Widgets Magazine


Such is politics, such is life

We, the students of Stanford University, according to our founding principle, promote public welfare in behalf of civilization. We are taught the blessings of liberty and cherish the freedom of speech. Our debates are characterized by their intellectual vitality, thoughtfulness and reliance on mutual respect. When the FLIP challenges our ideas, we publish screenshots of their GroupMe and call them liars. When The Review challenges our ideas, we just imply that they are racists. When someone disagrees with us, we commandingly end all debate by employing our deadliest, most critical response: “Na-ah, you’re stupid!”

Indeed, we are a well-educated bunch.

We can’t be swayed by populism. We vote for the ASSU Senators who we think best represent our personal beliefs, concerns and opinions. Did you see that guy who posted his face looking down on the Arrillaga urinals saying, “That’s almost as impressive as my election statement?” That dude was funny. Hehe. Hilarious. Yeah — we vote for him!

And we seem to represent a global trend.

Politics, by definition, is debate. It’s all about listening to opposing ideas, learning from them and enriching our own beliefs. But it sure does have its problems. It’s messy, it takes years to get anything done, it seems to value only the loudest voices and it’s just plain frustrating. But is there an alternative?

Evolutionarily speaking, we are insecure creatures. We want to rely on something that is bigger than ourselves. Early humans relied on fire to guard themselves from predators. Neolithic villagers sought refuge in nature. As civilizations grew, people invented governments to protect and guide them. The state rose above the people almost as a supreme being. The Pharaohs, Caliphs and Monarchs of the old world were Gods walking amongst men: the rightful owners of everything and everyone. And today, every time we glorify a democratically elected leader as a hero, a protector, a savior, we are comforting our inner Neanderthal that only wants to seek shelter in a flame. This desire for and worship of a strong leader has left our societies divided. And this problem is more universal than you think.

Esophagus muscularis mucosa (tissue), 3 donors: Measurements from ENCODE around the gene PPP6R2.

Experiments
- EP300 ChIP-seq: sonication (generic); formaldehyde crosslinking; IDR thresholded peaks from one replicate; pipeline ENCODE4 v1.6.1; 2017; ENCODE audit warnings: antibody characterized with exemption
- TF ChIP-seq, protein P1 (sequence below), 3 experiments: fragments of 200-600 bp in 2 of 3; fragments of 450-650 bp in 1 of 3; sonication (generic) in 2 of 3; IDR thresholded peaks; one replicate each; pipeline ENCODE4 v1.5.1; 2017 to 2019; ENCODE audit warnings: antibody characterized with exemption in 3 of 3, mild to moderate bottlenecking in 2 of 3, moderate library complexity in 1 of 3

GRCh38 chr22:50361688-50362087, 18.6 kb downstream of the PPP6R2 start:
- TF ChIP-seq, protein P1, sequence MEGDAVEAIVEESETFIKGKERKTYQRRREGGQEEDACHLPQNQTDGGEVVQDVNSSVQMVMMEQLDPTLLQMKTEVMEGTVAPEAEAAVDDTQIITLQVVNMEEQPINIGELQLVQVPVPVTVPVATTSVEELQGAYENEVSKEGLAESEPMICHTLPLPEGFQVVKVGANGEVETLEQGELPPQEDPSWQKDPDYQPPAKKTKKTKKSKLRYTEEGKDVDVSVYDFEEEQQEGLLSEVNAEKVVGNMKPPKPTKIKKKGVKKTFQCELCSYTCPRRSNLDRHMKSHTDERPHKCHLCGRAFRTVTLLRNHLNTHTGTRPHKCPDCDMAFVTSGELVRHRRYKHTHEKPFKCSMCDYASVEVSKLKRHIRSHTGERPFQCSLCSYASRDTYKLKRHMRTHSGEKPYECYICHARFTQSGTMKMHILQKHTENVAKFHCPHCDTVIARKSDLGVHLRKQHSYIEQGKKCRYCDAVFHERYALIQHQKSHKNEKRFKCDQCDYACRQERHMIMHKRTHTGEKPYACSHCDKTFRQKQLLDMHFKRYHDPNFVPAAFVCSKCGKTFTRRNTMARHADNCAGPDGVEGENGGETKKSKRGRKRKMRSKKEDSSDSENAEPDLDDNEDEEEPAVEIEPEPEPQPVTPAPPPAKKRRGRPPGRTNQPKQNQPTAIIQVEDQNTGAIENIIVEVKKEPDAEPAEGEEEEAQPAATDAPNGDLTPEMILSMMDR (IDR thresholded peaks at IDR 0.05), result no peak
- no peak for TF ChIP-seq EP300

Over the past decade, we have seen the rise of people that are against politics. People like Tayyip Erdoğan, Narendra Modi and Vladimir Putin, who downplay compromise and advocate strong-will. They are, in a way, so blinded by narcissism that they begin regarding opposition as enemies that must be crushed; all they want is unyielding victory. These people, very much like Donald Trump, only care about winning, winning and winning some more.

Most journalists attribute the popularity of Trump to the people’s frustration with the dreaded Establishment and the slow-footedness of its endless debates. But I think that he represents a deeper frustration, one against politics in general. As Dana Milbank points out, no one wants to hear Cruz say: “The notion of neutrality is based upon the left buying into this moral relativism that is often pitched in the media.” No. They want someone like The Donald to step up, drop the Princeton talk, drop the discussions, and simply say, “I am totally pro-Israel.” They want to be told that everything is going to work out fine, that they are going to win, that it’s going to be great, that it’s going to be huuuuuge. People are simply tired of the messiness of politics; they want a strong and reassuring leader. And as more and more people give up on the notion of discussion and ideas, the innate violence and polarization that is attached to strong leadership (which is a cute word for authoritarianism) comes into play. Just look at Trump’s campaign.